Wednesday, 28 February 2018

Shankar Jaikishan: The Gold Medal (1975)

The Gold Medal

I'm having some trouble dating 'The Gold Medal'. According to Wikipedia, it premiered on 3 March 1969. Its IMDb entry however states 1984 as the year of release, while the Censor Board certificate displayed at the beginning of the film suggests 1979. The only thing that seems clear is that Shankar Jaikishan's soundtrack came out in 1975. So based on that, in addition to input received from MFT3F followers on Facebook, I'm inclined to believe that Wikipedia is mistaken, and that the film was produced around the mid-70s but not officially released until the 80s. If anyone knows otherwise, or a precise reason for the confusion, please let me know.

The music then, and a couple of noteworthy songs: 'Main Tumko Dekhti Hu' has a lovely melody, wrapped up in traditional percussion and soaring strings. Delightful 'Dheere Dheere Mere Dil Ke Paas' and cool cabaret number 'Mere Katil Utha Botal' bring the great S-J scores of the late sixties to mind (as well as renewed doubts as to when this was actually recorded). The rousing 'Aazadi Aayi Bhi To Kya' is kind of catchy too. Jaikishan passed away in 1971 so Shankar alone may have been responsible for this soundtrack; the two composers were generally at their best when working together, but some of the these later efforts are still worth checking out.

Track listing:
1. Asha Bhosle: Main Tumko Dekhti Hu
2. Mahendra Kapoor: Zamana Hare Note Ka
3. Sharda: Dheere Dheere Mere Dil Ke Paas
4. Asha Bhosle: Mere Katil Utha Botal
5. Mohd. Rafi: Aazadi Aayi Bhi To Kya
6. Inderjeet Singh Tulsi: Mere Malik Meri Baksh Dena Khata


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4 comments:

  1. Rare one ! No other source is available amazingly no one appreciated this effort. I guess over 100 people would have been downloaded it. After almost 2 years gap I am active now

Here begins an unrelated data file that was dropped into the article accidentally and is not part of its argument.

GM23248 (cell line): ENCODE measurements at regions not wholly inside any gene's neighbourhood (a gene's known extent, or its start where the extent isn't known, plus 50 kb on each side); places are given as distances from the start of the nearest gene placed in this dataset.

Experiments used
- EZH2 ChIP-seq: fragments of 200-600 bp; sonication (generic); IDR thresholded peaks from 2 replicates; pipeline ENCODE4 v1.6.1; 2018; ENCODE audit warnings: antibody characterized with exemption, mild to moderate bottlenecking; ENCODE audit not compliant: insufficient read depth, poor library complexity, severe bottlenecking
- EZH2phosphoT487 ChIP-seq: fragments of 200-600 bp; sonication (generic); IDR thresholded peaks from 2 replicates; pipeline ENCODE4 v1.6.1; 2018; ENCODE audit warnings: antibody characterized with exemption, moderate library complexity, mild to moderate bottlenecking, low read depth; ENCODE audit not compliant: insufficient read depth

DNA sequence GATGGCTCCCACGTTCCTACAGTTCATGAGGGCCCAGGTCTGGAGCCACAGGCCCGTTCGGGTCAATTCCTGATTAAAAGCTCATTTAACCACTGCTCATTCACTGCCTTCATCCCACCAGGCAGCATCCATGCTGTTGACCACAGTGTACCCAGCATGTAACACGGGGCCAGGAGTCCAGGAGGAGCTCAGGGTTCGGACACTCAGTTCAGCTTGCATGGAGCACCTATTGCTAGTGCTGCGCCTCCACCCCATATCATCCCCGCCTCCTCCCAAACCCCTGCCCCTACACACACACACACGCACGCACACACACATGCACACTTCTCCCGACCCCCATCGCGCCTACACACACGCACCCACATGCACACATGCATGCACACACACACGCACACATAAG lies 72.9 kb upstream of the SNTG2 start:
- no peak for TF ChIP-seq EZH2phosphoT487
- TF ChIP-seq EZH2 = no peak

ReplyDelete
  2. https://scroll.in/article/732646/meet-pc-the-mysterious-norwegian-behind-the-popular-bollywood-music-blog-mftf

    ReplyDelete
  3. I've seen this, and can categorically say it was minblowingly wild. Lots of continuity issues all ovwe the place, and what looks like a rushed editing job to deal together a film that was mostly shot in a 5 or 6 year period, with their second unit coming in later, in order to add some kind of completion to the plot (it's a James bond style affair), whilst maintaining credulity in the face of everyone's hair, body and fashion changes over the years.

    Ergo, the film producers may have preemptively applied for an Indian film board classification a few times, then realised they were way off the mark. It's also possible that the producer(s) may have passed away in the interim, with someone else coming in to finance the project and wrap it up to get something back, hence the 1984 release.

    You're right re the SJ pairing post 1971. Shankar ji's solo stuff was under the same moniker , and wasn't as successful as when they were together. Times had moved on, and RDB, K-A & LP were the power troika for the 70s

    ReplyDelete

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